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Top 10 Mobile Strategy Myths

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Mobile technology offers companies tremendous opportunities to transform their business. However, there are many myths and misconceptions about how to embrace mobile technologies to win in the market. Dirk Nicol, author of Mobile Strategy, walks you through the top 10 mobile myths.
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Mobile devices have become integrated into our daily lives and, as a result, enterprises see the tremendous opportunities for making their employees more productive, reaching new customers, and improving customer satisfaction. This, in turn, leads to improving the bottom line, generating new business models and transforming the way enterprises do business. However, mobile is different in many ways from typical IT efforts. Customers have higher expectations of speed and quality, and technologies are in constant flux. In the end, you need a comprehensive strategy that addresses market challenges and allows you to take advantage of the new opportunities around mobile.  Amidst all the excitement and constant change in the mobile industry, there are a number of commonly held mobile strategy misconceptions.  You can prevent strategic missteps by avoiding the following 10 mobile myths:

Myth: Native or web applications are  the only way to build a mobile app.
Fact: Hybrid apps can deliver the best of both native and web app capabilities.
As businesses approach their mobile app strategy, many times the assumption is that there are only two approaches—either web or native applications.  Mobile web applications have ubiquitous access because they can be rendered via any mobile browser, , yet mobile web apps lack some of the rich features of a native mobile app.  Native applications are built using the mobile device vendor’s SDKs and programming models.  To deliver a native application, the developer must use the unique programming model and language associated with the particular device operating environment.  This means that native applications are inherently non- portable across device platforms and can require unique and scarce skills.  However, with hybrid applications you have the best of both worlds.  Through open technologies, such as Apache Cordova, you can build your core logic in web technologies while leveraging native functionality of the device. Developers can mix re-usable HTML5 with native code in order to optimize for each platform’s best features.  So when you build your mobile strategy, consider the full spectrum of web, hybrid and native applications.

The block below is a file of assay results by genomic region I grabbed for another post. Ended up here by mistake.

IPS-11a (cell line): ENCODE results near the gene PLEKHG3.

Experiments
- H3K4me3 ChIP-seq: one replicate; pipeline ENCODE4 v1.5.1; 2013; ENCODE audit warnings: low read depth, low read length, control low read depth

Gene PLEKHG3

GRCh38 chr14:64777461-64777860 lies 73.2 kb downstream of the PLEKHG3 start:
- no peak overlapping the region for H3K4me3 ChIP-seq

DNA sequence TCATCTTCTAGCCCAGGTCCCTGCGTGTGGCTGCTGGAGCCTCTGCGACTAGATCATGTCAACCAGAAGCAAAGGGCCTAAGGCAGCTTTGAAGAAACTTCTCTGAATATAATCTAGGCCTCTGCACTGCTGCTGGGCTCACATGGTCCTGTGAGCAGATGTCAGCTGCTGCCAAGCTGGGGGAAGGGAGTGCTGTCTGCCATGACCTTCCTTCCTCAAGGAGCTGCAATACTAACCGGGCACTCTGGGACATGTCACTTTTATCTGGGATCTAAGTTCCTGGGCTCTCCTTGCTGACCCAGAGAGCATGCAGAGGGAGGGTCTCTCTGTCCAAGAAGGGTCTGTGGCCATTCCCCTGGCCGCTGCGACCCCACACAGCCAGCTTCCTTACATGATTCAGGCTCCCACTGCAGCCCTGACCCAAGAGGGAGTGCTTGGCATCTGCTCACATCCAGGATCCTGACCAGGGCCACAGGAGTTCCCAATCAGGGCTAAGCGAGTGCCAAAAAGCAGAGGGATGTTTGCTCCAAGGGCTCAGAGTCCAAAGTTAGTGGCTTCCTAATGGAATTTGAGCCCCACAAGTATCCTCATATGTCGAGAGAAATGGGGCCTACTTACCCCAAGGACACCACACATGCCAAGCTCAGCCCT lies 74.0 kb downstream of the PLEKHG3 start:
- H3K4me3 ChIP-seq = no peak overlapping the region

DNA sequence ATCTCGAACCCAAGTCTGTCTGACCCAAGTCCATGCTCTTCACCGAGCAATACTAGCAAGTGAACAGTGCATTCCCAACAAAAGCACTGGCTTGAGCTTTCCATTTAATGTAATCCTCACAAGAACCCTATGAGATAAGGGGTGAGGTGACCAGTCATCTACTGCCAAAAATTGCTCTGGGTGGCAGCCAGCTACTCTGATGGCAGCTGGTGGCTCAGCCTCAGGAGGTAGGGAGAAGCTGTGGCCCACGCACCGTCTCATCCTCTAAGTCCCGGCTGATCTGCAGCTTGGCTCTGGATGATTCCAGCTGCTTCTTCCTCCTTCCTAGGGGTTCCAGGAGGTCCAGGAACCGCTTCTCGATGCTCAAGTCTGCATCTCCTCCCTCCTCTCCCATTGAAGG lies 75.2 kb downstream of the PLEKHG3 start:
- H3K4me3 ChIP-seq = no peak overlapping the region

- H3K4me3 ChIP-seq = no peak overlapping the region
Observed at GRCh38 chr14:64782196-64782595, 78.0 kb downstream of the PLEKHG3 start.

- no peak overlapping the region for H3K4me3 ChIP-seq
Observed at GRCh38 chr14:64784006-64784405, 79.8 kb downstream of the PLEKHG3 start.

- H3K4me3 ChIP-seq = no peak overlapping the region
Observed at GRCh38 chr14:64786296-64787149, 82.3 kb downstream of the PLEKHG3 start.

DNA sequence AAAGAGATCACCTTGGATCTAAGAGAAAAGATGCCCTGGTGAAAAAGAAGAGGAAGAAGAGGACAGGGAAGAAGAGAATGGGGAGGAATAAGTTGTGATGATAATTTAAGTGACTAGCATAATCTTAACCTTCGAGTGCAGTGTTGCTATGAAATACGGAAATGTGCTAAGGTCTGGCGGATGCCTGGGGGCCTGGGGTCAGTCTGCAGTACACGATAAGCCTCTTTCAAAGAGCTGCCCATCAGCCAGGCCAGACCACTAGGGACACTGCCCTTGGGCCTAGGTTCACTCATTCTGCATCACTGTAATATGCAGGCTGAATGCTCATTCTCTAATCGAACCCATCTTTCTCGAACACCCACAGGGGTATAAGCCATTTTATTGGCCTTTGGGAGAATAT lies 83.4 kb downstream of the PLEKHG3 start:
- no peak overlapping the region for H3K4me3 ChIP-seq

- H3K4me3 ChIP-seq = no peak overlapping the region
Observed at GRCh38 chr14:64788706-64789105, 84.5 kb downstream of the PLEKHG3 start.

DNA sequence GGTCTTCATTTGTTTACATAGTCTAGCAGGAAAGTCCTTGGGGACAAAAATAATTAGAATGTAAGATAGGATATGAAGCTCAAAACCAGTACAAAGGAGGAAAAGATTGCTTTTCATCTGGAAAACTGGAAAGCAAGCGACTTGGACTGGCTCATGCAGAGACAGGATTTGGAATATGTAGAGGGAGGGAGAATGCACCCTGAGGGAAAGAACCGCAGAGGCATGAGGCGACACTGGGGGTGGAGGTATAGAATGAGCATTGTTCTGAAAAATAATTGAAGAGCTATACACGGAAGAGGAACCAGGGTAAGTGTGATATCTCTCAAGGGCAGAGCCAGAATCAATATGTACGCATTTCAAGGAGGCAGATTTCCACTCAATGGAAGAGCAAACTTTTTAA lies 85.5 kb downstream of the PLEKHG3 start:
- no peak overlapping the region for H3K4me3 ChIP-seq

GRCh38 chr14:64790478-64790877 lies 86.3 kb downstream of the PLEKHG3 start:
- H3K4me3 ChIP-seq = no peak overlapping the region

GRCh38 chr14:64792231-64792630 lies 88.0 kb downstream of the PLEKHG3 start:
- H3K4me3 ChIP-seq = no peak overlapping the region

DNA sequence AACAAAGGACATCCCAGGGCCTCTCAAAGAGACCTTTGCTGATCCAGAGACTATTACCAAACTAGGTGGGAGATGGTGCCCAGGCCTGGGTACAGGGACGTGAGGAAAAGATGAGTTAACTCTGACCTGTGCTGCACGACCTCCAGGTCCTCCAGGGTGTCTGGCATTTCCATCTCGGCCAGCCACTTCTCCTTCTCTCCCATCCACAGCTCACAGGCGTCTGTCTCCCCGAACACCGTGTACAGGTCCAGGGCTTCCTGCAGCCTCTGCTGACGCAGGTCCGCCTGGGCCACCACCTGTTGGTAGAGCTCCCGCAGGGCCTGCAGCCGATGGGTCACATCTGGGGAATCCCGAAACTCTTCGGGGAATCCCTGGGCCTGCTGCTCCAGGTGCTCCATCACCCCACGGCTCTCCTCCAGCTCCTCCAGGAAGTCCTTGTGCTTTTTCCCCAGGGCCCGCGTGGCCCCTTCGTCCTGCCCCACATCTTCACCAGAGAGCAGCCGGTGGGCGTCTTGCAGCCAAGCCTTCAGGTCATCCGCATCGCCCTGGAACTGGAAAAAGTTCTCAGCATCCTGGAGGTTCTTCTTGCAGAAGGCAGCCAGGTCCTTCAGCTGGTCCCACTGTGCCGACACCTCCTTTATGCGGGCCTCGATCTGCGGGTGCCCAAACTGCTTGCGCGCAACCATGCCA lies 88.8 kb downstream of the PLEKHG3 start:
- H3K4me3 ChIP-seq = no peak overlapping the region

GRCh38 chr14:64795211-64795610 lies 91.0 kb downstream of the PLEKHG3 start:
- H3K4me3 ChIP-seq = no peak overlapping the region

Myth: Quality expectations are the same for mobile and traditional applications.
Fact: Quality expectations are higher for mobile and require a different approach.
Enterprises see the tremendous value and opportunity around mobile.  However, the rapid change in technology and complexity of building mobile applications can make it a challenge for businesses to consistently build high quality mobile applications across multiple platforms. To compare mobile and traditional applications’ quality expectations, consider what happens when one visits a web page that not render properly—the individual simply refreshes the browser and thinks nothing of it.  However, with mobile, there is a very different expectation.  If an app does not perform well, the end user will likely delete the app, never to return again. In fact, a poor performing app can have a detrimental impact on a brand. According to Harris Interactive, 9 in 10 Americans associate negative feelings with regard to a brand that has poorly performing mobile experiences.  With app store reviews available for the entire world to see, it can be very difficult for a brand to recover from a poor quality app.  Companies need to build a mobile strategy that enables you to listen to your users and quickly improve an app based on feedback.   This means development teams need to move faster, be more agile and be able to quickly respond to user feedback.  The only way to accomplish this is to automate, orchestrate and drive all the inefficiency out of the dev and operations process. This is where the concept of DevOps (a methodology that emphasizes communication, collaboration and integration between development and operations teams) comes in.